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NEWS | Feb. 15, 2023

CNMOC Recognizes Oceanographic Pioneer Walter Munk

By Mr. Clayton Boyd, Public Affairs, Naval Meteorology and Oceanography Command

Naval Meteorology and Oceanography Command recognizes Walter Munk for his pioneering achievements in oceanography.
Walter Munk, a physical oceanographer employed by the U.S. Navy, was an instrumental player in development of oceanographic data analysis. His work considerably advanced our understanding of ocean wave, tides, and currents and their relationship to geophysics.
After earning a bachelor’s degree in physics from the California Institute of Technology in 1932, Walter started his career in oceanography after convincing Harald Sverdrup, director of the Scripps Institution of Oceanography, to take him onboard for a summer job. With tensions rising in Europe and the occupation of Austria by Germany in 1938, Munk, a citizen of Austria, applied for U.S. citizenship and enlisted in the U.S. Army. After only 18 months of service, Munk was excused of any remaining military service to undertake defense related research at Scripps where he, accompanied by several colleagues, started research in oceanographic data analysis at the U.S. Navy Radio and Sound Laboratory.
During his time at the naval laboratory, Munk, joined by Harald Sverdrup, developed a wave prediction method to assist the Allies in planning amphibious operations off North Africa. This system also aided in the success of Normandy’s invasion through the training of Army and Navy meteorologists who would employ Munk’s method to accurately predict wave activities on the early morning of June 6, 1944.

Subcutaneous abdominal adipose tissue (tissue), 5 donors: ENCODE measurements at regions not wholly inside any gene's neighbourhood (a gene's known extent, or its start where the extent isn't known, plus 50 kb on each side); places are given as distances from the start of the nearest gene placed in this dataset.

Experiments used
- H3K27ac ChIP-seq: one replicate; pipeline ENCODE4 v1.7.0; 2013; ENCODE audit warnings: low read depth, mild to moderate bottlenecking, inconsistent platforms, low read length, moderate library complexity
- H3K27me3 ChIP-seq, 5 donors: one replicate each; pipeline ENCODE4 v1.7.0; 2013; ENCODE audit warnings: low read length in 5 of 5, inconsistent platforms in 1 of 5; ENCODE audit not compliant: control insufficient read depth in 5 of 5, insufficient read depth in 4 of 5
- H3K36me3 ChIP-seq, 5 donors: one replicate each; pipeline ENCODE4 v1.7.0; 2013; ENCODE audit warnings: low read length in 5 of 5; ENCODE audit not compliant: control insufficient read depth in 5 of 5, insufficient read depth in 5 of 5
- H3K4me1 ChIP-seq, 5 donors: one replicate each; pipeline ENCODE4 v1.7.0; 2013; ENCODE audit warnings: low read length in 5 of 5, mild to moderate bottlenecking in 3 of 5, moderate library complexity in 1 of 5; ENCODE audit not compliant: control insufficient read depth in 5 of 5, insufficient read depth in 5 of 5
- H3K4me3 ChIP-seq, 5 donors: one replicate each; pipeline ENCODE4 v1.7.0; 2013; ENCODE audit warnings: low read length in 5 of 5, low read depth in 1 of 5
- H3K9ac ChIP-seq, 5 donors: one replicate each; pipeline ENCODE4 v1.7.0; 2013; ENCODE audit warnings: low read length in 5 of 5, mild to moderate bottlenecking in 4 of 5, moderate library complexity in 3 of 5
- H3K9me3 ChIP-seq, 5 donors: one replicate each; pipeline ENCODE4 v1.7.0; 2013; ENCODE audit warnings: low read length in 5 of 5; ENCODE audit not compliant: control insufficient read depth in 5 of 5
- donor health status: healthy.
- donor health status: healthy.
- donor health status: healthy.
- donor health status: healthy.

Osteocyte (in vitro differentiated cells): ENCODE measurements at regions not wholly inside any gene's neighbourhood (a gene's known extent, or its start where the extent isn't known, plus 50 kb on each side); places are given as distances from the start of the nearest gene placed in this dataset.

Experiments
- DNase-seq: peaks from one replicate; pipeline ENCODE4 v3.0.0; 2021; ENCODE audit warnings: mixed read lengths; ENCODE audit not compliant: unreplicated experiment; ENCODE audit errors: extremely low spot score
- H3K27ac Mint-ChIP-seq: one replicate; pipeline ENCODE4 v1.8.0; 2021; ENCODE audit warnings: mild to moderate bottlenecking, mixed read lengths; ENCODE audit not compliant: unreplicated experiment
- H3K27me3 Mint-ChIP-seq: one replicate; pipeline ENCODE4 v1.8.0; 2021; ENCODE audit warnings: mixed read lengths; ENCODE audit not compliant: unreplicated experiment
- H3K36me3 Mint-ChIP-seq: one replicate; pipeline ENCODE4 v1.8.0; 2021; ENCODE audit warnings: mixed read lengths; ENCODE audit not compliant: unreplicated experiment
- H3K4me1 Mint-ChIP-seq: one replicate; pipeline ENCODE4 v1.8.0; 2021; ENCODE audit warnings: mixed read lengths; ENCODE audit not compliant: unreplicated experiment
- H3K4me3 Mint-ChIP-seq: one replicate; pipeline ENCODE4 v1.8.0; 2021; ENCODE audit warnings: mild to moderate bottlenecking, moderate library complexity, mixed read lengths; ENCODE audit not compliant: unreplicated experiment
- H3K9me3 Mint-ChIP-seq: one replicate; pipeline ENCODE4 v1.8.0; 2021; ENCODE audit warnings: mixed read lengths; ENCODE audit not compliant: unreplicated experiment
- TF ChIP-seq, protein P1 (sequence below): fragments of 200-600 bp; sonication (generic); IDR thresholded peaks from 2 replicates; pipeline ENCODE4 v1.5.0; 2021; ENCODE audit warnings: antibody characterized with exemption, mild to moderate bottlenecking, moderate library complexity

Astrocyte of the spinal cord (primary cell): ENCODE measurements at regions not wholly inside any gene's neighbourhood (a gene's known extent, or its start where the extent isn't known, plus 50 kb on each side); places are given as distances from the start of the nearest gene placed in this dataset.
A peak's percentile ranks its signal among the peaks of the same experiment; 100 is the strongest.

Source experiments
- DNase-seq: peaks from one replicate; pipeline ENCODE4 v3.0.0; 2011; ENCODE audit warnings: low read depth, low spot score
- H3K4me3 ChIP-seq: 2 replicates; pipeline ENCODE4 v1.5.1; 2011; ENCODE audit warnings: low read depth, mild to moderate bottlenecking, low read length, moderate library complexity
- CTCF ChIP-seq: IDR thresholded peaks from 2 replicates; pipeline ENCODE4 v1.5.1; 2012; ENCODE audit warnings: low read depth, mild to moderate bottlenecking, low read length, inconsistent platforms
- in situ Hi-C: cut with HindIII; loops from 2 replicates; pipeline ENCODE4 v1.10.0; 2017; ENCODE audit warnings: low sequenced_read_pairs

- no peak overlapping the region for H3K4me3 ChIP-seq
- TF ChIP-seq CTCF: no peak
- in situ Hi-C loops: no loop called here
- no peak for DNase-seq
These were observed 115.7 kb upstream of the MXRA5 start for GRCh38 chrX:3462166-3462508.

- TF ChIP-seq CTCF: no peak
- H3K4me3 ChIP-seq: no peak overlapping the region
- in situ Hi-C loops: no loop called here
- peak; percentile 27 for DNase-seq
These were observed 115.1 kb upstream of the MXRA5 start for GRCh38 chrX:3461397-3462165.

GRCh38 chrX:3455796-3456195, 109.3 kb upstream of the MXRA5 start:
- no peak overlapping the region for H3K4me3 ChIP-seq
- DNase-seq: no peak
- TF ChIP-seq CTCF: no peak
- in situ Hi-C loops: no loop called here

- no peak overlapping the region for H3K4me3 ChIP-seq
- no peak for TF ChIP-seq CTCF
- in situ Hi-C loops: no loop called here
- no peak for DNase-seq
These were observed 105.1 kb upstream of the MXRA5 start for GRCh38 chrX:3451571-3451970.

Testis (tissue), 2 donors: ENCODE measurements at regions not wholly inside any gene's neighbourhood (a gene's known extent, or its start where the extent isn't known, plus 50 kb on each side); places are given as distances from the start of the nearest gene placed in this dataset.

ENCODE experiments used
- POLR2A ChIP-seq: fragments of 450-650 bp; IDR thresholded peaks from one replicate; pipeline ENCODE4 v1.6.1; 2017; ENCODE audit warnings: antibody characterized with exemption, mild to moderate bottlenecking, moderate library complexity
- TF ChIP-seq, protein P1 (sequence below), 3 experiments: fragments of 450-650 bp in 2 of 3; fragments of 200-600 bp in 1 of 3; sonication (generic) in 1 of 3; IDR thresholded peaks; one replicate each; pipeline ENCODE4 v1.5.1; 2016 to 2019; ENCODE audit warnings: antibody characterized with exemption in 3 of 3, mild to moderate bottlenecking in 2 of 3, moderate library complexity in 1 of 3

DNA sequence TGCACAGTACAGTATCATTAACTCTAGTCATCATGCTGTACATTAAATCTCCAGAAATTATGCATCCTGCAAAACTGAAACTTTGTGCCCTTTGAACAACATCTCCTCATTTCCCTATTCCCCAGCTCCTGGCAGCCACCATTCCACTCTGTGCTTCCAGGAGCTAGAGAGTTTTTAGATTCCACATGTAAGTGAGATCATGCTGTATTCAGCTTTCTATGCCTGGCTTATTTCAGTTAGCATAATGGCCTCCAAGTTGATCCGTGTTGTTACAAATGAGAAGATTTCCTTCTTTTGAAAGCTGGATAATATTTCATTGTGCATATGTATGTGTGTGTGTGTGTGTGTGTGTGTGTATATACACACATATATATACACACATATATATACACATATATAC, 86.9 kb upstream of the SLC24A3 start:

Later in his career, Munk began collaborating in the development of oceanographic acoustic tomography to exploit the ease with which sound travels in the ocean and the use of acoustical signals for measurement of broad-scale temperature and current. Walter would go on to have an illustrious career, honored by milestones such as serving with JASON, a panel of scientists who advised the U.S. government, and eventually holding a Secretary of the Navy Chair in Oceanography.
U.S. Naval Meteorology and Oceanography Command directs and oversees more than 2,500 globally-distributed military and civilian personnel who collect, process and exploit environmental information to assist Fleet and Joint Commanders in all warfare areas to make better decisions, based on assured environmental information, faster than the adversary.

Commander, Naval Meteorology and Oceanography Command | 1100 Balch Blvd. | Stennis Space Center, Mississippi 39529